JAMB 2021 Novel Summary (‘Sweet Sixteen’ Summary)

The 2021 JAMB recommended Novel is “Sweet Sixteen” and it will be wise for candidates that will be taking the JAMB UTME examination to start preparing to enable them to pass the examination. In light of this, one first step after having the UTME syllabus, JAMB past questions, and recommended textbooks is to study and memorize the JAMB novel summary.

Details of JAMB Novel

The book “Sweet Sixteen” was written by Bolaji Abdullahi which contains about 150 pages and takes not greater than 1 week and 3 days to be fully completed, if you read at least 20 pages daily.

  • Author: Bolaji Abdullahi
  • Genre: The Genre of Sweet Sixteen is prose, and its a fiction
  • Number of Pages of Pages in the novel: 157
  • Publication Year: Sweet sixteen was published on February 1, 2017


We read; In Bolaji Abdullahi’s Sweet Sixteen, the protagonist, 16-year-old Aliya, whom her father refers to adoringly as ‘My First Lady,’ bombards her father with questions, some of which threw her journalist father off balance.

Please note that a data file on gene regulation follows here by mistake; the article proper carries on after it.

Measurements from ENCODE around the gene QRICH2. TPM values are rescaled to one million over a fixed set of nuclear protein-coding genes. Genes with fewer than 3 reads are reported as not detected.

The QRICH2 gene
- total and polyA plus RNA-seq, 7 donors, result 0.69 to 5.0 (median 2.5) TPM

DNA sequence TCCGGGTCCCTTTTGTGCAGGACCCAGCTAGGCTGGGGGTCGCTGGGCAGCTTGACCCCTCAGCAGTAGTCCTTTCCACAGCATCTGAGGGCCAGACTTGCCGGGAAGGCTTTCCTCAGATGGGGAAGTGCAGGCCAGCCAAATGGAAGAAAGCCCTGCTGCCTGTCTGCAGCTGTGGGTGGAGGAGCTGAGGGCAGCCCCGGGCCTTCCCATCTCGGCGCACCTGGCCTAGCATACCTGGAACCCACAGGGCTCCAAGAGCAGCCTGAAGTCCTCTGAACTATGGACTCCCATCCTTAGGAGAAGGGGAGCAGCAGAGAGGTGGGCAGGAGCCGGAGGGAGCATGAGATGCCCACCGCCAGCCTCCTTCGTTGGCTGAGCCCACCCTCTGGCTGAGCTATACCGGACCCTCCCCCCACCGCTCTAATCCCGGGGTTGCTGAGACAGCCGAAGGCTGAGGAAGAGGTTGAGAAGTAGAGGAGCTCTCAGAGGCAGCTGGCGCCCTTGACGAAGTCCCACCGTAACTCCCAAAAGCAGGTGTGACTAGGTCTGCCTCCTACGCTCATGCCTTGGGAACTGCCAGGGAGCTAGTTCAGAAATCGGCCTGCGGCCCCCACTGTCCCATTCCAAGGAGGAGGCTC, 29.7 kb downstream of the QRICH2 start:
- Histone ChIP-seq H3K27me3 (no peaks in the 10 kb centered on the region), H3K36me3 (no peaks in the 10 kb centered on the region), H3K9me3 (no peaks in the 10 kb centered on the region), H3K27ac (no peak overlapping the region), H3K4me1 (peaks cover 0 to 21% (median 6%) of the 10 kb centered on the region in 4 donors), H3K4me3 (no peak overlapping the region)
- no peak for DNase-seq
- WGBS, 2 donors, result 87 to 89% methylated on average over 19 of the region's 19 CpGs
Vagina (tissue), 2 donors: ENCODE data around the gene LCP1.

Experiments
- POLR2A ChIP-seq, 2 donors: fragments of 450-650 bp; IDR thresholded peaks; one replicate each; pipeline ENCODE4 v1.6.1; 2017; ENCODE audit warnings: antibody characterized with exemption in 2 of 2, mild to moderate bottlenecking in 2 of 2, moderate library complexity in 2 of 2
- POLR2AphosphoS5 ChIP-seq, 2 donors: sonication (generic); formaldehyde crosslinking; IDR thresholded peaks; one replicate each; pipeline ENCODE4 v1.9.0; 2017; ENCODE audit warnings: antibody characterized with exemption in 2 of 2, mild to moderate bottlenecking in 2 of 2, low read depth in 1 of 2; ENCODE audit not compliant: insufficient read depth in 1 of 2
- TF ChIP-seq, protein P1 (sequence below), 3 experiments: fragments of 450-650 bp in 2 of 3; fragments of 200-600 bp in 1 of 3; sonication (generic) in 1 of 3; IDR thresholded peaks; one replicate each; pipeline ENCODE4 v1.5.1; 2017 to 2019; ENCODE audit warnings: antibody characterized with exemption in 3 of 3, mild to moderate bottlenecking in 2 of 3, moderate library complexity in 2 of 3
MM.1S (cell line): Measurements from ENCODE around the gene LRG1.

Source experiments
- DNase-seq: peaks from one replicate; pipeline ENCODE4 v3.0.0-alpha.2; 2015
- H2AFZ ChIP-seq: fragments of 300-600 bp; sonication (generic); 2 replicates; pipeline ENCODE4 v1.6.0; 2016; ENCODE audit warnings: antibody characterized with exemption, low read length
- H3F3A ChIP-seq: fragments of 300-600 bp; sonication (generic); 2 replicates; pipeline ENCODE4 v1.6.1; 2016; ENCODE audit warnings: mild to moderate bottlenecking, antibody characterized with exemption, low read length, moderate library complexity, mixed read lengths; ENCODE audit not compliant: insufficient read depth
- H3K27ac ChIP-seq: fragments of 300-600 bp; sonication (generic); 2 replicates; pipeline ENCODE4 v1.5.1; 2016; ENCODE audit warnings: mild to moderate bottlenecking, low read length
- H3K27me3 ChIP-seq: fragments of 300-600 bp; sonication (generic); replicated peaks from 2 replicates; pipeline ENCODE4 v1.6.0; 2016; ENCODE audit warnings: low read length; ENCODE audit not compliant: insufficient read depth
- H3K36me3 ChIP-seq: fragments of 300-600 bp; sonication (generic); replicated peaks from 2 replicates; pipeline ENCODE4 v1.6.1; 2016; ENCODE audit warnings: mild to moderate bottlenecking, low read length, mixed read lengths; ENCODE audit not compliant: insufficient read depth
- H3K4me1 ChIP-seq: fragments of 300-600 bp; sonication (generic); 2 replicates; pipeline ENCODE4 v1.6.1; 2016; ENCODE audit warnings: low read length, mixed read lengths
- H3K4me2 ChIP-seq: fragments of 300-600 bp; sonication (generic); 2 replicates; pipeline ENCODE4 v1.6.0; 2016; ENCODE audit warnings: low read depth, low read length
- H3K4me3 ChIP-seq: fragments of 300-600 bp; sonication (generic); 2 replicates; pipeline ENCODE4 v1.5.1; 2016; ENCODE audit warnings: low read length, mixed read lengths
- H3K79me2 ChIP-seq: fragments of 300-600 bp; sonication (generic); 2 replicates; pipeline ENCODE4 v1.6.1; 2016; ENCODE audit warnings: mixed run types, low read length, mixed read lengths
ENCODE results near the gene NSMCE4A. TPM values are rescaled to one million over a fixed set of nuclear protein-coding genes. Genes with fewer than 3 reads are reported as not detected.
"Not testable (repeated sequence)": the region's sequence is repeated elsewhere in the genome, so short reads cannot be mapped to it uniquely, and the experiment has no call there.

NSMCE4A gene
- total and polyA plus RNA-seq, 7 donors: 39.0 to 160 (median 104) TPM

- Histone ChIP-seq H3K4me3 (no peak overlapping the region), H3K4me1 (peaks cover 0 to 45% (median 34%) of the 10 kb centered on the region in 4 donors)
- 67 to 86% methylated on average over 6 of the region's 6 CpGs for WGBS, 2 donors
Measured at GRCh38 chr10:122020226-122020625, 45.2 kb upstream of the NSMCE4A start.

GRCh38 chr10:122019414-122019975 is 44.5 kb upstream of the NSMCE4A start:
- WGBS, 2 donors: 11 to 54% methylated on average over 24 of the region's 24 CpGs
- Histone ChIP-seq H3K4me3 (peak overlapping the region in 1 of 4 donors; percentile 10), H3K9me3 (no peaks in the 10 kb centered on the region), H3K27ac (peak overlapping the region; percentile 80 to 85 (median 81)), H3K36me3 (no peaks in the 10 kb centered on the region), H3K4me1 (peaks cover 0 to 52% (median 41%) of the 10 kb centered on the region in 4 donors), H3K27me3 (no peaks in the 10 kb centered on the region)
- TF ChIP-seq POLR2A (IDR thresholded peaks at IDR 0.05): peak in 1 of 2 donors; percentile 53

”˜’Okay Daddy, what does HAK and KOTL mean? ”Aliya asked. And when the father expressed his ignorance of the acronyms, Aliya gleefully supplied them; ”˜’HAK means ”˜Hugs and Kisses’ while KOTL means ”˜Kiss On The Lips’.

And when she added that some students were caught on the school’s basketball court at night having ”˜’53X’ (s3x), Mr. Bello almost fainted. ”˜’But”¦how do you know all these?,” he asked almost in consternation, to which Aliya replied: ”˜’Come on Daddy, everybody knows these things.”

In this section, I will only brief the summary of the JAMB recommended Novel 2021 sweet sixteen. To be able to access the full summary click on the link above and download the PDF format. Continue Reading.